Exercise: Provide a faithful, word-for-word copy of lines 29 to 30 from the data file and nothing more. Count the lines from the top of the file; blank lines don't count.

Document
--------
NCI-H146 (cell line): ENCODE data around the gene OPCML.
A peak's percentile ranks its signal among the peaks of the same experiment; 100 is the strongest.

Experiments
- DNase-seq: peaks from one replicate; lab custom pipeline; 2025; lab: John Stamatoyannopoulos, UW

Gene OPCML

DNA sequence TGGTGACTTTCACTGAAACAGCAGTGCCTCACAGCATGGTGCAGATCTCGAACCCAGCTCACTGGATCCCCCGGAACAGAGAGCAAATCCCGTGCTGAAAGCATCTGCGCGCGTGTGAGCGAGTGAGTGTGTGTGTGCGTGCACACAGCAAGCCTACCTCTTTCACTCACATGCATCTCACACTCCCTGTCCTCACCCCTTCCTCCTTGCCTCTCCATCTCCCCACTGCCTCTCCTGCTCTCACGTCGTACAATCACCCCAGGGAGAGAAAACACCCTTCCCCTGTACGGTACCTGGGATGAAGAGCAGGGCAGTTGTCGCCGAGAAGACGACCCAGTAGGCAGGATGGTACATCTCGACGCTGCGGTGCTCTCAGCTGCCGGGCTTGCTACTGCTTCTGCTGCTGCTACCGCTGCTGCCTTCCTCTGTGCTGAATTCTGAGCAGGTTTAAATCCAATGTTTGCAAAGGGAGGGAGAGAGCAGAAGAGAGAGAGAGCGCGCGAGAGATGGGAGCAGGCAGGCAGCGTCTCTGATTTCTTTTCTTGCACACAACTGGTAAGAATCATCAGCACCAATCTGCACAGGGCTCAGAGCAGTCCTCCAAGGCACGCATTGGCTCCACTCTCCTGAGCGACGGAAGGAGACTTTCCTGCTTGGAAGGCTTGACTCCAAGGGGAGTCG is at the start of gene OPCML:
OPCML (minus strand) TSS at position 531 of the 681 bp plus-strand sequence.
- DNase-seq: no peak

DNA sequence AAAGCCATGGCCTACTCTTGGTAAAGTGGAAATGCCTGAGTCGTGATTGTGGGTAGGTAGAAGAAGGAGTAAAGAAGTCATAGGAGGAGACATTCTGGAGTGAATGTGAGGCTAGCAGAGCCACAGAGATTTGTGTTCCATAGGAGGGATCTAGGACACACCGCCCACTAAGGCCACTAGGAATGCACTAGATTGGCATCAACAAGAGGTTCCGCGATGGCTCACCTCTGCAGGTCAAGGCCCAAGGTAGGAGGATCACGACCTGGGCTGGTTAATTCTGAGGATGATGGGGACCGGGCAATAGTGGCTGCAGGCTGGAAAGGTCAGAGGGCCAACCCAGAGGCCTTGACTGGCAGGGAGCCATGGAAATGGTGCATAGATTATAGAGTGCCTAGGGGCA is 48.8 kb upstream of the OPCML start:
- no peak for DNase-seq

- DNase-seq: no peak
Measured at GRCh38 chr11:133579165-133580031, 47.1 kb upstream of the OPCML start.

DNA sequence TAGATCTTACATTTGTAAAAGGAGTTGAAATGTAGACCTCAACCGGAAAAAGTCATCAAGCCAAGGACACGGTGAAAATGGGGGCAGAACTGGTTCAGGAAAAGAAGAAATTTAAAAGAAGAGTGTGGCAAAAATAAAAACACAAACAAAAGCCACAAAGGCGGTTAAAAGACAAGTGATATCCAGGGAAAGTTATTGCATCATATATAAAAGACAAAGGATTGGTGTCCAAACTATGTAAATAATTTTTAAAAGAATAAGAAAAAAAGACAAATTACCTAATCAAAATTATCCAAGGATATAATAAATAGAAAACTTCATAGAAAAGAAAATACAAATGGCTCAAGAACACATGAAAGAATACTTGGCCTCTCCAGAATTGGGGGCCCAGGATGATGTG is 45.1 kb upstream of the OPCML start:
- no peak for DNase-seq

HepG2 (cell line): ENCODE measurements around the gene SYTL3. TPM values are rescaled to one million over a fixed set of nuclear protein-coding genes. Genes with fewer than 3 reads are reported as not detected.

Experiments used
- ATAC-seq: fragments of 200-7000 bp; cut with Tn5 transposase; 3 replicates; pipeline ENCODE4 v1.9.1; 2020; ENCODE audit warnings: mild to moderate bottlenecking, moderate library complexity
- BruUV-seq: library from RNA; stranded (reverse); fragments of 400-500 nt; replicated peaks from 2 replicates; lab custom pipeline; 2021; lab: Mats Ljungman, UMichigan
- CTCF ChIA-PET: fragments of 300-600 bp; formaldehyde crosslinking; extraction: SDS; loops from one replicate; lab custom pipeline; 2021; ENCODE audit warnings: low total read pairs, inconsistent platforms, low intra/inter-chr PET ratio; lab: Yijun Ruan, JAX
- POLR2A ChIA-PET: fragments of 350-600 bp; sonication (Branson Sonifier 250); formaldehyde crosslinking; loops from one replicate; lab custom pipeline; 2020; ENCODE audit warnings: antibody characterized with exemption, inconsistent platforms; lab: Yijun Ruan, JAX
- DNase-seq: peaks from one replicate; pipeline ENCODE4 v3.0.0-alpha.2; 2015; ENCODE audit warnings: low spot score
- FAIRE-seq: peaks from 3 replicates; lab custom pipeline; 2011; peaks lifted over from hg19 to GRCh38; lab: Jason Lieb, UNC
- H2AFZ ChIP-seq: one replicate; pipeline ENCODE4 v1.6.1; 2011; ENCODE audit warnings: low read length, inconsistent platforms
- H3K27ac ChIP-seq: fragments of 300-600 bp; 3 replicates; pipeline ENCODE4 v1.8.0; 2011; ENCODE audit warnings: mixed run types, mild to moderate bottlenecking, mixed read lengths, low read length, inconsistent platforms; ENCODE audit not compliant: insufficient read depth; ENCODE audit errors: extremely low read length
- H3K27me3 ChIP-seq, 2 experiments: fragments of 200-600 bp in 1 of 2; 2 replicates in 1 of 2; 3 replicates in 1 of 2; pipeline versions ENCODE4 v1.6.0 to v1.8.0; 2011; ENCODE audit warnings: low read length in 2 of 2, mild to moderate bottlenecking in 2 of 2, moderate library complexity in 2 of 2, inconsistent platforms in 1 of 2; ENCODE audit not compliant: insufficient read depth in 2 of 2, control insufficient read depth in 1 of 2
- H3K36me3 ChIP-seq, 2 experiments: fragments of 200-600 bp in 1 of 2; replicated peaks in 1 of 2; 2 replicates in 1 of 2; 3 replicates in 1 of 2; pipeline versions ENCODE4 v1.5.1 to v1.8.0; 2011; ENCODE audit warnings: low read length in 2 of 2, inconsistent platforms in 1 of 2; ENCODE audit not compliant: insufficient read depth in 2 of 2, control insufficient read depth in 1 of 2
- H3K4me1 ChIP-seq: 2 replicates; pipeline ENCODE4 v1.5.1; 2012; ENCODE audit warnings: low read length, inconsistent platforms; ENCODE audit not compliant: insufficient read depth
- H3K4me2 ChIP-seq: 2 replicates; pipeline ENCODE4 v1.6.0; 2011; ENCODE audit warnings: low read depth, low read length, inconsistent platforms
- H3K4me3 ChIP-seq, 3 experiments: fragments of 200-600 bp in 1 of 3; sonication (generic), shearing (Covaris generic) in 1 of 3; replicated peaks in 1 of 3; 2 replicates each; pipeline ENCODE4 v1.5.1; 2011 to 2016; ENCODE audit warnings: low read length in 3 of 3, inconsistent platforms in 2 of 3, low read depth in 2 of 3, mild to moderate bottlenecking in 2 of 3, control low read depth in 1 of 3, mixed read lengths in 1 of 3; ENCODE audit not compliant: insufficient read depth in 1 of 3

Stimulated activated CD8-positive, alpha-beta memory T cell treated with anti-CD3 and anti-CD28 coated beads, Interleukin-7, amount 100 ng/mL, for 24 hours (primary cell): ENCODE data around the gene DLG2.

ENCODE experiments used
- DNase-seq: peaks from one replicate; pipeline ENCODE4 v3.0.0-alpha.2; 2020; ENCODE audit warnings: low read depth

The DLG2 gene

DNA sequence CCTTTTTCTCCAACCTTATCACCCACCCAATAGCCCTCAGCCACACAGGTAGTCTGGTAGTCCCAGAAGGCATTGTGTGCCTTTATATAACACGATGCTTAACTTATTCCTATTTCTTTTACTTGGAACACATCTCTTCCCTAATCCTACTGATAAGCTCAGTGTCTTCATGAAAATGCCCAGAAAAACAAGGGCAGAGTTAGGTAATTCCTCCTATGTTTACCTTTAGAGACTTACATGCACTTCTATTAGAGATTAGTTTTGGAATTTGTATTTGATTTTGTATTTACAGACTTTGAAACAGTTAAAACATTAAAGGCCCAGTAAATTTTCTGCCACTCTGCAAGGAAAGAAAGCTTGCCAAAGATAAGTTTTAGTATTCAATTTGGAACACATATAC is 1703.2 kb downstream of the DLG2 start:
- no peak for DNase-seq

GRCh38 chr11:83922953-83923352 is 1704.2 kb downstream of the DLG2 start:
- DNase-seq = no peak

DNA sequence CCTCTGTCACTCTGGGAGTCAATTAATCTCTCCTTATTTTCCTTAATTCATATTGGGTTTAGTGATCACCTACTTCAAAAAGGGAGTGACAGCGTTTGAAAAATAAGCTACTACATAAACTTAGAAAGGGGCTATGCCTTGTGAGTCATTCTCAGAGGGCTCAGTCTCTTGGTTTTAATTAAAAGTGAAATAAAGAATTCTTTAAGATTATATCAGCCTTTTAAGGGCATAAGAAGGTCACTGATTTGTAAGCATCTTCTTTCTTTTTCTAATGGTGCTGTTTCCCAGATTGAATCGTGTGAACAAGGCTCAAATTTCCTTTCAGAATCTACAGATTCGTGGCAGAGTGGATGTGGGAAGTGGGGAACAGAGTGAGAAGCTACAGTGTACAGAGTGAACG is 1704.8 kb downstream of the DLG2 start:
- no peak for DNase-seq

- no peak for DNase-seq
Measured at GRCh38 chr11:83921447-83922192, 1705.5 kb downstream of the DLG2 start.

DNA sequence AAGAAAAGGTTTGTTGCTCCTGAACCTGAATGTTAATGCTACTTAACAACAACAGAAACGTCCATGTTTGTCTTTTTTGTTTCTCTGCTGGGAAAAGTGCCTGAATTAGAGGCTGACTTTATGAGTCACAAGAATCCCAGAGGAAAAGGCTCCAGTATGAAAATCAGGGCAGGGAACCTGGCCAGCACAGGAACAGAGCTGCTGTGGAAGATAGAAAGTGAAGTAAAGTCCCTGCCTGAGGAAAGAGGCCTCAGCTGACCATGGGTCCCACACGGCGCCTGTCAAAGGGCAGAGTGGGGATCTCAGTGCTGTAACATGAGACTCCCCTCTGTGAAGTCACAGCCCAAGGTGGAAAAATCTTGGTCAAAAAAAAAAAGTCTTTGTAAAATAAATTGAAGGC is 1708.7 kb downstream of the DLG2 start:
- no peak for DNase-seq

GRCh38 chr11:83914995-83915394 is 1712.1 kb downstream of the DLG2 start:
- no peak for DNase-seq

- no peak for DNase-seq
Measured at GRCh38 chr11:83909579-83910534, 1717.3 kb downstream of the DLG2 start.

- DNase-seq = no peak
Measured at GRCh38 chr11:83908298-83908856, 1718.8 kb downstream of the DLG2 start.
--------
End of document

- H3K4me3 ChIP-seq, 3 experiments: fragments of 200-600 bp in 1 of 3; sonication (generic), shearing (Covaris generic) in 1 of 3; replicated peaks in 1 of 3; 2 replicates each; pipeline ENCODE4 v1.5.1; 2011 to 2016; ENCODE audit warnings: low read length in 3 of 3, inconsistent platforms in 2 of 3, low read depth in 2 of 3, mild to moderate bottlenecking in 2 of 3, control low read depth in 1 of 3, mixed read lengths in 1 of 3; ENCODE audit not compliant: insufficient read depth in 1 of 3

Stimulated activated CD8-positive, alpha-beta memory T cell treated with anti-CD3 and anti-CD28 coated beads, Interleukin-7, amount 100 ng/mL, for 24 hours (primary cell): ENCODE data around the gene DLG2.